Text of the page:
KPIs are relevant indicators of progression towards a desired result, which consists of a range of markers used by companies to measure performance, which enables organisations to improve operations and strategies and supports the decision-making process (KPI.org, 2020). In terms of financial performance, some examples of KPIs that can be used to solve problems are the following:
    4.1.1 Gross profit margin:
    Indicates the amount of revenue that is profit after deducting expenses. For an organisation to financially succeed, the gross profit margin must be of a minimum of 10%. Therefore, it can be used as an indicator of financial success. If the gross profit margin is below 10%, indicates that the company must respond by increasing revenue or decreasing expenses (Gerber, 2015).
    4.1.2 Net profit
    Indicates the amount of cash available after deducting expenses. Net profit must be always positive to avoid losses. If the net profit is too low, the organisation must respond to this financial problem through increasing sales or decreasing expenses (Gerber, 2015).
    4.1.3 Net profit margin
    Indicates the percentage of profit received from the revenue. It can be used to set objectives and calculate profitability. Net profit margin can be compared with the gross profit margin to analyse the company’s profitability. If the net profit margin is too low, the company must respond to this financial problem through eliminating costs (Gerber, 2015).
    4.1.4 Aging accounts receivable
    Indicates the customer invoices that have not been paid. It can be used to identify the cause of cash flow problems. If the aging accounts receivable is too high, the company must respond to this financial problem by start charging interests or avoiding slow-paying customers (Gerber, 2015).
    4.1.5 Current ratio
    Indicates company’s liquidity and is used to identify the availability of cash. If the current ratio is less than 1% it informs of a lack of cash which will lead on unpaid bills. Therefore, the company must avoid having less than 1.5% of current ratio by continuously controlling this KPI to be able to respond in advance (Gerber, 2015).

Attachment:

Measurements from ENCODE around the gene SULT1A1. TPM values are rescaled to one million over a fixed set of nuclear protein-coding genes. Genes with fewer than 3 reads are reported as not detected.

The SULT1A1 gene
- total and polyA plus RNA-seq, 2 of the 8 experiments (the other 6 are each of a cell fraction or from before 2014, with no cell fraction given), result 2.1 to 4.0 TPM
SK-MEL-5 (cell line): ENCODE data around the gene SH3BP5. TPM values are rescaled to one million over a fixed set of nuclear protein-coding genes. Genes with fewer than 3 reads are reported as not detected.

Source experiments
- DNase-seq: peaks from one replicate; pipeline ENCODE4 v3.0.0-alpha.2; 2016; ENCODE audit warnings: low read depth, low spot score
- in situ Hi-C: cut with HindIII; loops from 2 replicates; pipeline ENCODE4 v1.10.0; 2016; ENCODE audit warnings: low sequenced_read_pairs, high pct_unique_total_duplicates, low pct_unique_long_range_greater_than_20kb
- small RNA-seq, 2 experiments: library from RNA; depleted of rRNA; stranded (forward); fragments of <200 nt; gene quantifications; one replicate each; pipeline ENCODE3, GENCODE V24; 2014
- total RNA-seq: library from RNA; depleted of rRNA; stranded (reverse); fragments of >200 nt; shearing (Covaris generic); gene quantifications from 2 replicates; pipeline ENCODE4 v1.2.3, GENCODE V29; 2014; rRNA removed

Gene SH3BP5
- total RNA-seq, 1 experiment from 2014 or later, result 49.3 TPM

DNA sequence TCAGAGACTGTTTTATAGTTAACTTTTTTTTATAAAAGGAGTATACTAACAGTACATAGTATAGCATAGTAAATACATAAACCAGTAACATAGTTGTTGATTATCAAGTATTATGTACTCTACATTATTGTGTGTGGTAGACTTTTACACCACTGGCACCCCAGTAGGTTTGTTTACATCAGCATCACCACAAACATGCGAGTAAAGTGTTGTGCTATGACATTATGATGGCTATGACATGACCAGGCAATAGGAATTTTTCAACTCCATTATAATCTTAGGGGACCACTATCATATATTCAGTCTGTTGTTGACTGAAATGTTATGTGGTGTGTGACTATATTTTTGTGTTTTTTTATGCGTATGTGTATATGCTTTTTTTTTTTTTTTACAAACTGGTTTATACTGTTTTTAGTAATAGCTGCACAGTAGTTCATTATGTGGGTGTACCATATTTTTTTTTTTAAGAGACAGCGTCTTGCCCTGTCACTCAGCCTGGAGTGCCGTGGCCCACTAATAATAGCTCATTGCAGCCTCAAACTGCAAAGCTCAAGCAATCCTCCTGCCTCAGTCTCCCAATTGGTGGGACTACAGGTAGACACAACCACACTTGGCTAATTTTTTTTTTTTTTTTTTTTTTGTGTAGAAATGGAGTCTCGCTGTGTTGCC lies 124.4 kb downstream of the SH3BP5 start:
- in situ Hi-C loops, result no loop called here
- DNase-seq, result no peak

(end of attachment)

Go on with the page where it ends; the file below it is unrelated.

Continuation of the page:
4.1.6 Quick ratio
    Like the current ratio, the quick ratio indicates the company’s liquidity. However, unlike the current ratio, the quick ratio informs about the ability of the company to pay short term liabilities, while the current ratio informs about the ability of a company to pay long term liabilities (Gerber, 2015).
    4.1.7 Customer acquisition ratio
    Indicates the amount of revenue received for each new customer by analysing the frequency of purchase and deducting the cost of customer acquisition. If the customer acquisition ratio is less than 1%, the company must respond to this financial problem by reducing the cost of acquisition, for example, through marketing campaigns (Gerber, 2015).
    4.1.8 Return on investment (ROI)
    Indicates the amount of investment that is returned in profit form, which means the profitability of each investment. If the ROI is less than 5%, the organisation must respond to this financial problem by evaluating the relocation of financial resources (Gerber, 2015).

4.2 Variance analysis

4.2.1 Variance analysis consists of analysing the difference between the forecasted numbers and the real results, which is called variance. It enables the organisation to identify its performance during a period. An example could be a comparison between the standard cost of raw materials and the actual costs of it. This technique enables organisations to identify any financial problems and solve them or even improve the company’s performance. There are two types of variances: materials, labour, and variable overhead, which consists of price and quantity variances, and fixed overhead, which includes variances in volume and budget.


5.1 Management accounting is the basis of the decision-making process. The leaders of the organisation focus on the information provided by accountants to analyse and evaluate the company’s performance and situation to be able to make right decisions. Therefore, management accounting is a relevant function of the business and it can lead organisations to sustainable success by analysing and reporting the environmental and social factors that impact on the company’s performance to increment financial and commercial benefits.

5.2 Management accountants can lead their organisation towards sustainable success through the identification of environmental and social trends that influence on the creation of value, the relation between sustainable challenges and the organisation’s strategy and business model, the analysis of the impact of these sustainable challenges to the company, the development of KPIs that support strategic goals, the application of tools and techniques to introduce sustainability issues in the decision-making process, the report of information regarding sustainability impact to make right decisions in terms of budgets, prices, investments and planning, and the development of a strategy that includes financial and non-financial information (CGMA.org, 2014)

Type Of Service: Rewriting
Type Of assignment: Essay
Subject: Business
Pages/words: 7/1925
Number of sources: 0
Academic Level: Undergraduate
Paper Format: Harvard
Line Spacing: Double
Language style: UK English